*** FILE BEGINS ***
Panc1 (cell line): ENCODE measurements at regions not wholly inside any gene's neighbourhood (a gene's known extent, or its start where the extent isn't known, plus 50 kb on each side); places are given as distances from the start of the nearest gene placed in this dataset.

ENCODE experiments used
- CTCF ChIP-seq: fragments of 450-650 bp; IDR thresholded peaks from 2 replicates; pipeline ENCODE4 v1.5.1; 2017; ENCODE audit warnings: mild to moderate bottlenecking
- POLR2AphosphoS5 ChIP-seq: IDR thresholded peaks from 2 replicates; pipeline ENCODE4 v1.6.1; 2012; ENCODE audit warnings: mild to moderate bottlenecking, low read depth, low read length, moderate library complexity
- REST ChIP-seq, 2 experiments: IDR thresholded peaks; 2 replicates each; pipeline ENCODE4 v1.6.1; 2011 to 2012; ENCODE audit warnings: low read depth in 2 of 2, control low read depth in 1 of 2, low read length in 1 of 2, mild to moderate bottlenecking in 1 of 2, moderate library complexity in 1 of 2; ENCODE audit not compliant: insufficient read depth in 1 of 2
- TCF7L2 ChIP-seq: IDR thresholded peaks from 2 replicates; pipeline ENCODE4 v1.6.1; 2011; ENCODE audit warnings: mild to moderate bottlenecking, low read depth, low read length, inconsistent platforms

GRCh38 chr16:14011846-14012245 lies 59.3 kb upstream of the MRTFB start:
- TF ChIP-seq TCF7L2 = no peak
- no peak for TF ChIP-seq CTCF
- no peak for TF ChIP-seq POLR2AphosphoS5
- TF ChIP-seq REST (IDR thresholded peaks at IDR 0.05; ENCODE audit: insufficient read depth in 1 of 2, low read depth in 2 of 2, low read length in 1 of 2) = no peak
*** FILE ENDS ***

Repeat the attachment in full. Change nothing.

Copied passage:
Panc1 (cell line): ENCODE measurements at regions not wholly inside any gene's neighbourhood (a gene's known extent, or its start where the extent isn't known, plus 50 kb on each side); places are given as distances from the start of the nearest gene placed in this dataset.

ENCODE experiments used
- CTCF ChIP-seq: fragments of 450-650 bp; IDR thresholded peaks from 2 replicates; pipeline ENCODE4 v1.5.1; 2017; ENCODE audit warnings: mild to moderate bottlenecking
- POLR2AphosphoS5 ChIP-seq: IDR thresholded peaks from 2 replicates; pipeline ENCODE4 v1.6.1; 2012; ENCODE audit warnings: mild to moderate bottlenecking, low read depth, low read length, moderate library complexity
- REST ChIP-seq, 2 experiments: IDR thresholded peaks; 2 replicates each; pipeline ENCODE4 v1.6.1; 2011 to 2012; ENCODE audit warnings: low read depth in 2 of 2, control low read depth in 1 of 2, low read length in 1 of 2, mild to moderate bottlenecking in 1 of 2, moderate library complexity in 1 of 2; ENCODE audit not compliant: insufficient read depth in 1 of 2
- TCF7L2 ChIP-seq: IDR thresholded peaks from 2 replicates; pipeline ENCODE4 v1.6.1; 2011; ENCODE audit warnings: mild to moderate bottlenecking, low read depth, low read length, inconsistent platforms

GRCh38 chr16:14011846-14012245 lies 59.3 kb upstream of the MRTFB start:
- TF ChIP-seq TCF7L2 = no peak
- no peak for TF ChIP-seq CTCF
- no peak for TF ChIP-seq POLR2AphosphoS5
- TF ChIP-seq REST (IDR thresholded peaks at IDR 0.05; ENCODE audit: insufficient read depth in 1 of 2, low read depth in 2 of 2, low read length in 1 of 2) = no peak